Measuring Heaven: Pythagoras and His Influence on Thought and Art in Antiquity and the Middle Ages
Gavaler, Chris, The Virginia Quarterly Review
Measuring Heaven: Pythagoras and His Influence on Thought and Art in Antiquity and the Middle Ages. Christlane L. Joost-Gaugier. Cornell, January 2006. $45
Though best known today for a geometry theorem named in his honor, the Pythagoras of independent scholar Joost-Gaugiers' study is arguably the most influential figure in all of human history. As the original Greek "philosopher" (he coined the term), his likely champions and proteges include a who's who of antiquity and early Christianity, including Sappho, Plato, Arisotle, Cicero, Ovid, Philo, Seneca, Emperor Julian, Emperor Hadrian, Eusebius, St. Jerome, and St. Augustine. His areas of influence span all of the "liberal arts" (a Neopythagorean term), but his greatest contributions may be religious. Remembered as a virgin-born, miracle-working son of God born well over five hundred years before Jesus, Pythagoras is credited for first articulating the concepts of Monotheism, the soul, and reincarnation, as well as for promoting and modeling a lifestyle of ideal virtue and austerity. Joost-Gaugier credits this diversity of belief for preserving Pythagoras' reputation well into the Middle Ages, where his biographies continued to be copied in monasteries and …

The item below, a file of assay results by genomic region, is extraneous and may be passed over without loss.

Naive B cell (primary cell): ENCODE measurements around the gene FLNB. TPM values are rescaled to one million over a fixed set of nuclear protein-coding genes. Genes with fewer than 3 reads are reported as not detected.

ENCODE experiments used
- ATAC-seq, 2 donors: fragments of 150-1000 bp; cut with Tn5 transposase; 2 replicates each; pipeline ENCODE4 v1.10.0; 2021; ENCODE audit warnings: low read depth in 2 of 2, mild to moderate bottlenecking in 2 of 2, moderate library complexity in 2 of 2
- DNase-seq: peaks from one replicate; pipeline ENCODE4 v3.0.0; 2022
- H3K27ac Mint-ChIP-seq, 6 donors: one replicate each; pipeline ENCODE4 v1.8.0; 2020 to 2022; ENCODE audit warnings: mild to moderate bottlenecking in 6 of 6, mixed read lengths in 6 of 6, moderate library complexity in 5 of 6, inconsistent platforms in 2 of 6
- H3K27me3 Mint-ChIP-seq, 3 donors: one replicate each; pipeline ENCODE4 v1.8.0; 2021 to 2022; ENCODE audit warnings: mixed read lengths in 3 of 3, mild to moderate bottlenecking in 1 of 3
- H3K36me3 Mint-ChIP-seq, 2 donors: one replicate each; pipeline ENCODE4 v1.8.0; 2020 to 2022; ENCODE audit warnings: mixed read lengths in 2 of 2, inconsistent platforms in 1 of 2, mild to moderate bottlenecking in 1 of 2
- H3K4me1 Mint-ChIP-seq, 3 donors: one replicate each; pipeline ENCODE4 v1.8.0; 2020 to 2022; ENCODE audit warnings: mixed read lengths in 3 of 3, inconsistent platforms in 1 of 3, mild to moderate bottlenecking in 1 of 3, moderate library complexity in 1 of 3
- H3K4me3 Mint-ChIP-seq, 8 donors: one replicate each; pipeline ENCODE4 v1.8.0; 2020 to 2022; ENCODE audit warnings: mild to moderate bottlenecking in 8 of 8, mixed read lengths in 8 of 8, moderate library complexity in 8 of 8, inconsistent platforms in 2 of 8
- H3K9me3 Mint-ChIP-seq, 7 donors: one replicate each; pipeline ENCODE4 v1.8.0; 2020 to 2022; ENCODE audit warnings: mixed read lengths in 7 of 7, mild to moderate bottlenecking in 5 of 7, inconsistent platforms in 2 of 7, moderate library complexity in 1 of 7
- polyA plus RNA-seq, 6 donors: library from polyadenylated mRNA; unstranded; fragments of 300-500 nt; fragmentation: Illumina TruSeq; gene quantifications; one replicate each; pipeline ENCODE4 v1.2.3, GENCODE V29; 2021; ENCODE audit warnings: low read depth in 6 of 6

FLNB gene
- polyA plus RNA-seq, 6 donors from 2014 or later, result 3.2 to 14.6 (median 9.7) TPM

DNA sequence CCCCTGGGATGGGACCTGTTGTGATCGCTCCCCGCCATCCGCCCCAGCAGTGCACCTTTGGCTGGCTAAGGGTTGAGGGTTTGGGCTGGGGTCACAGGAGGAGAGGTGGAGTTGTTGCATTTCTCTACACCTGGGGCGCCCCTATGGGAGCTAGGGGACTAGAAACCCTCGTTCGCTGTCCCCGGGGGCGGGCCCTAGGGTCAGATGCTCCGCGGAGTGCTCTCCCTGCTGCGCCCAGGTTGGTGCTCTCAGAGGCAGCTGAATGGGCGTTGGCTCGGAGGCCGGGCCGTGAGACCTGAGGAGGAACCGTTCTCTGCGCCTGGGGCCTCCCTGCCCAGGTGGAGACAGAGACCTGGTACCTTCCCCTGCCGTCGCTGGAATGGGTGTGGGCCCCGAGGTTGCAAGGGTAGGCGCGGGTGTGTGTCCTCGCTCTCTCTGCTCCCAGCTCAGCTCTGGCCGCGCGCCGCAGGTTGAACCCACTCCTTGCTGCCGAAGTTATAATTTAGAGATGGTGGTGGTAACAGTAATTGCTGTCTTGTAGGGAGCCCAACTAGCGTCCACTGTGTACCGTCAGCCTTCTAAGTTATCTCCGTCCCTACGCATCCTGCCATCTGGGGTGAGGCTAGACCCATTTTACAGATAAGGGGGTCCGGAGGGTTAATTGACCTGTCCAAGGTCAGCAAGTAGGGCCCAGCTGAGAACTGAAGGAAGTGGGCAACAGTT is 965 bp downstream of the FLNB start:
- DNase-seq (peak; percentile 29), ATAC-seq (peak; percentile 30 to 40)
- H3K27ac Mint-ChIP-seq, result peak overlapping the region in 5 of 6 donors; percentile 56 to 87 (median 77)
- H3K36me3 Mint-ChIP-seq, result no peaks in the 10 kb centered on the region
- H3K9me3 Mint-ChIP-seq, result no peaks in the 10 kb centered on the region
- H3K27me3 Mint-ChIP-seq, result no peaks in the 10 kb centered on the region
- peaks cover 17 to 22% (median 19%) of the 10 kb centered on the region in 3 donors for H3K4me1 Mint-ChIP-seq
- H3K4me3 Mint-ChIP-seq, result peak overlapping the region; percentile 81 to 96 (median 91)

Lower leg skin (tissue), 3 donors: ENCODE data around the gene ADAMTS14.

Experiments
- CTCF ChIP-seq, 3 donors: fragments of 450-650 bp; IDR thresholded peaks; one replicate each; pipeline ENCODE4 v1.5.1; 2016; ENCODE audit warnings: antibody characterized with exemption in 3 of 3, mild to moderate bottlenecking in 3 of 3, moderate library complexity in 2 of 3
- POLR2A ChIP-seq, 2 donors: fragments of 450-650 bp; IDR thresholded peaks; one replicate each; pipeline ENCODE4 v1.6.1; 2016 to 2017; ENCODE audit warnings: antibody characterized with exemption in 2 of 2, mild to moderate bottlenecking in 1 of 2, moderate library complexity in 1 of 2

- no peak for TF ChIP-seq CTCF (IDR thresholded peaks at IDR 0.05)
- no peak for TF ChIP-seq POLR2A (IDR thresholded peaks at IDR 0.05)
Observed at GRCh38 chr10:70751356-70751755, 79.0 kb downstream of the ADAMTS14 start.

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Publication information: Article title: Measuring Heaven: Pythagoras and His Influence on Thought and Art in Antiquity and the Middle Ages. Contributors: Gavaler, Chris - Author. Journal title: The Virginia Quarterly Review. Volume: 82. Issue: 4 Publication date: Fall 2006. Page number: 267+. © University of Virginia Winter 2009. Provided by ProQuest LLC. All Rights Reserved.
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